Chinese authorities are seeking to whitewash the alleged crimes of former Chongqing party head Bo Xilai (薄熙來) and protect his political backers by shifting the blame to his wife, who will be tried for murder, activists say.
In the biggest political scandal to hit China in decades, Bo’s wife, Gu Kailai (谷開來), has been charged with homicide over the death of British business associate Neil Heywood in November.
The evidence against her is “irrefutable and substantial,” state media said last week, indicating the authorities are intent on settling the case as soon as possible.
However, observers said it was much less clear whether wider corruption allegations against Bo would ever be examined in a court of law.
Bo, the son of a revered Communist revolutionary, won national fame with a draconian crackdown on criminal elements and a Maoist-style “red revival” campaign in Chongqing when he was Chinese Communist Party (CCP) party secretary for the city.
His fall from grace began when his former right-hand man, police chief Wang Lijun (王立軍), fled to a US consulate to seek asylum, after reportedly confronting Bo with information related to Heywood’s murder.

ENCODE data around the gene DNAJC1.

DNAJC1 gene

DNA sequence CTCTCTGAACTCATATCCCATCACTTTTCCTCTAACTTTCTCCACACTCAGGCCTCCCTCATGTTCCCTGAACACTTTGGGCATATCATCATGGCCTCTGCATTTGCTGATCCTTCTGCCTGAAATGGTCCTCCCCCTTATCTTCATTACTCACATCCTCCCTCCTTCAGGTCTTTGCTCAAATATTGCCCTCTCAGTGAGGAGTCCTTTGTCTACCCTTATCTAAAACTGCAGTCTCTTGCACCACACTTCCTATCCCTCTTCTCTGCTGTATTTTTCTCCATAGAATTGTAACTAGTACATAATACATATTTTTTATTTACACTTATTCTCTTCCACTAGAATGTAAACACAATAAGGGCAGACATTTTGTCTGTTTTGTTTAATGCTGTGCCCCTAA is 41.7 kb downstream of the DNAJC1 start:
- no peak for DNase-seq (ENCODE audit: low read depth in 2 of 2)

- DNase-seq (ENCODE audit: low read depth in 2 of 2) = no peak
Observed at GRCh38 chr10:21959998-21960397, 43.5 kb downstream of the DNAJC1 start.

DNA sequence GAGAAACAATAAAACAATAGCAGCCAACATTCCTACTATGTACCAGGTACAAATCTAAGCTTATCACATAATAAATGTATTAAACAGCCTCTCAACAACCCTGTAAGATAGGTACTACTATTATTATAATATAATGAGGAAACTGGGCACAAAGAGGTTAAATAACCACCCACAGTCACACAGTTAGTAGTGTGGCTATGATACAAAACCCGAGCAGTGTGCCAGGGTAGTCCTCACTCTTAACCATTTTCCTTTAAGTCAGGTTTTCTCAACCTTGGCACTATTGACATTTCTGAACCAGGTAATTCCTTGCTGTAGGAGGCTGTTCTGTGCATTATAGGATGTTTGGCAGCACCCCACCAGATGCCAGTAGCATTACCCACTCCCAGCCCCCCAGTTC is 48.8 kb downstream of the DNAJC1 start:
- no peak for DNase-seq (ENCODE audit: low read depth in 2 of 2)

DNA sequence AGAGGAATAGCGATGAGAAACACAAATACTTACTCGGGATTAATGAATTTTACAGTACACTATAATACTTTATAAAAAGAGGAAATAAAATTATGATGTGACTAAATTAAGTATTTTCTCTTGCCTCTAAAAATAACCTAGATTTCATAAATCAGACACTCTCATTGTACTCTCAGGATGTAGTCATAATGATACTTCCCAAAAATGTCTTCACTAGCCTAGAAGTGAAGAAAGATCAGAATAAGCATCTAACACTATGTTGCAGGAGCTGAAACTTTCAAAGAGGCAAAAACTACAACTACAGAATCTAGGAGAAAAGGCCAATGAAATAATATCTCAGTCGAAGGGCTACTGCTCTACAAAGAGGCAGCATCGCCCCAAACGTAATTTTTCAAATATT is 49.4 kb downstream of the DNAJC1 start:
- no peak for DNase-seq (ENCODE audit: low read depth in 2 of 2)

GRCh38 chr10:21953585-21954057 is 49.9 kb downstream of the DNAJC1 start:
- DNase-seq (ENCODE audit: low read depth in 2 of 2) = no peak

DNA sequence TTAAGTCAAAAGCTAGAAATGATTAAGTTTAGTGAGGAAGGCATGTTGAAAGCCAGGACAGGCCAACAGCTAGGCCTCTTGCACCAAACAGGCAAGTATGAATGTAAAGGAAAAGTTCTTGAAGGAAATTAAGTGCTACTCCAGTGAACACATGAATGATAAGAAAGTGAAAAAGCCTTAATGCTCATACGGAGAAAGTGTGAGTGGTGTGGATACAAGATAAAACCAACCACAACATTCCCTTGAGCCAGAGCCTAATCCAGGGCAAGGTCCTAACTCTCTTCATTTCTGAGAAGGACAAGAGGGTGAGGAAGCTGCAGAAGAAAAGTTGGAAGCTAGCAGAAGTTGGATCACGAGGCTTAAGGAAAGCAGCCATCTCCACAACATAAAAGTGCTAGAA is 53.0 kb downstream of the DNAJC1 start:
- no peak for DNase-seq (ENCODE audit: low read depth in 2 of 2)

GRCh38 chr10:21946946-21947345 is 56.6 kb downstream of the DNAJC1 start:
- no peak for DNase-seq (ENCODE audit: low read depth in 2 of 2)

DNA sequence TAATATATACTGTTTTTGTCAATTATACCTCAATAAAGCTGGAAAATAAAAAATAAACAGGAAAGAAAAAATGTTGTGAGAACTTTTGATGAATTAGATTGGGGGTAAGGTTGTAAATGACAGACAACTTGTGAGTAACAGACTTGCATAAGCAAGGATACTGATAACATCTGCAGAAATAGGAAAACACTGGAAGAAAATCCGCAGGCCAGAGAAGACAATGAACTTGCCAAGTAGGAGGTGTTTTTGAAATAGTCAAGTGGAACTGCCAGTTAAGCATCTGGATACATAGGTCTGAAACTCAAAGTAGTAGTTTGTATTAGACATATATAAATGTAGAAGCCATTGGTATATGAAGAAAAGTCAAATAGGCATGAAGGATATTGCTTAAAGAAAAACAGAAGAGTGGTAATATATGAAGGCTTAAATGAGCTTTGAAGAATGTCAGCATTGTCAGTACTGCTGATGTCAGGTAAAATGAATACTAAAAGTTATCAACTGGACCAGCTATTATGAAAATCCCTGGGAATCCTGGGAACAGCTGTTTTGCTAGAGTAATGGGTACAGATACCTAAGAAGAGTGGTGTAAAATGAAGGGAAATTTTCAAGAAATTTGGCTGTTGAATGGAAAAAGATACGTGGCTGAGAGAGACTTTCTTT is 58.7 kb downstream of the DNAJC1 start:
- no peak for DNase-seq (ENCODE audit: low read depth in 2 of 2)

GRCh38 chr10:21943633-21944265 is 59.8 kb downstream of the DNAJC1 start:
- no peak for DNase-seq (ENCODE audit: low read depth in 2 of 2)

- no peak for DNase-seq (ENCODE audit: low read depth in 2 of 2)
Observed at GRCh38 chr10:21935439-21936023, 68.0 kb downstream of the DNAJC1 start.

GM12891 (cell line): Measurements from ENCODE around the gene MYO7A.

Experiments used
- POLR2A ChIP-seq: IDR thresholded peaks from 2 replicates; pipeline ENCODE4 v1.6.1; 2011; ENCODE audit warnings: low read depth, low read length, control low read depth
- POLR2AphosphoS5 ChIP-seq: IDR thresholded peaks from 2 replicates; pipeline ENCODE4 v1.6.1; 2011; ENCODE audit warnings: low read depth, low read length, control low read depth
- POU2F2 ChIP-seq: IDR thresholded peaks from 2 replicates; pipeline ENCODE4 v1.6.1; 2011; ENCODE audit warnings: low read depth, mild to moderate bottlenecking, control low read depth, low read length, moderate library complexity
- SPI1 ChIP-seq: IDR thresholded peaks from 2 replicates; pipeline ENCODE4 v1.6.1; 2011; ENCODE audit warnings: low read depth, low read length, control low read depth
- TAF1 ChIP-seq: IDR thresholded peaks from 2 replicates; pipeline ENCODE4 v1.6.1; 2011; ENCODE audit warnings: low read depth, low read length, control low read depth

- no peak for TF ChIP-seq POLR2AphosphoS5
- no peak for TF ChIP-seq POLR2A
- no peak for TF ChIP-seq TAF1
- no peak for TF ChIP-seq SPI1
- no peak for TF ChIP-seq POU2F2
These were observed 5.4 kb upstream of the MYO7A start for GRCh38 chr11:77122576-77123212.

Bo’s rapid downfall was hugely embarrassing for the Chinese Communist Party (CCP) and exposed deep divisions at its top level.
Analysts and political activists say the party will be keen to see the back of the scandal and neutralize the risk it could pose to other senior figures, before a once-in-a-decade leadership transition due in the autumn.
While Bo is being probed for corruption, observers say that Gu’s impending trial will now take up the limelight.
“It is the same old thing, they are continuing to cover things up,” said former top CCP leader Bao Tong (鮑彤), who was purged in 1989 for his role in the Tiananmen democracy protests.
“They will put on a political farce, a fake show, and then when another scandal erupts, they do it all over again,” the 79-year-old said.
There is speculation that the case could go to court as soon as early next month, but no date has been confirmed.
“Right now there is a lot that we don’t know, because there has been no transparency in the case ... and there are a lot of things [the party] does not want people to know about,” prominent rights activist Hu Jia (胡佳) said.
“If there is a political struggle inside the party, then they will become even more closed and non-transparent. They won’t reach a decision through the judiciary, but it will be a party decision based on political considerations,” he added.
Hu said the party’s powerful Politics and Law Commission, along with top leaders, including Chinese President Hu Jintao (胡錦濤), will likely decide the fates of Bo and Gu.